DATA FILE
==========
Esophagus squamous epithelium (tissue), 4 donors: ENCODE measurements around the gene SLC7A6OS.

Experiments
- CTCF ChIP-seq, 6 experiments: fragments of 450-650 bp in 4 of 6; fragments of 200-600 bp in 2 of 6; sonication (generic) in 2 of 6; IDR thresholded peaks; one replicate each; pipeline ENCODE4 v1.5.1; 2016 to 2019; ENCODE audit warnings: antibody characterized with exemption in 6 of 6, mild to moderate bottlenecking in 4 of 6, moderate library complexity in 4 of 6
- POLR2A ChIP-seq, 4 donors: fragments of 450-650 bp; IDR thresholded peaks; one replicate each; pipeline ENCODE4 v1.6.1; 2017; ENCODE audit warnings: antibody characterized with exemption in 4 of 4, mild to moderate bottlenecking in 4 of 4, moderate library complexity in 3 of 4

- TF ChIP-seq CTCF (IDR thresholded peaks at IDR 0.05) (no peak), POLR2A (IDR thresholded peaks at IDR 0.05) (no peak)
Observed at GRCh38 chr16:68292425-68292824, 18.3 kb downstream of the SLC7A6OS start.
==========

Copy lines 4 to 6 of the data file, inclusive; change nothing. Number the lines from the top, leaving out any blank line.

- POLR2A ChIP-seq, 4 donors: fragments of 450-650 bp; IDR thresholded peaks; one replicate each; pipeline ENCODE4 v1.6.1; 2017; ENCODE audit warnings: antibody characterized with exemption in 4 of 4, mild to moderate bottlenecking in 4 of 4, moderate library complexity in 3 of 4

- TF ChIP-seq CTCF (IDR thresholded peaks at IDR 0.05) (no peak), POLR2A (IDR thresholded peaks at IDR 0.05) (no peak)
Observed at GRCh38 chr16:68292425-68292824, 18.3 kb downstream of the SLC7A6OS start.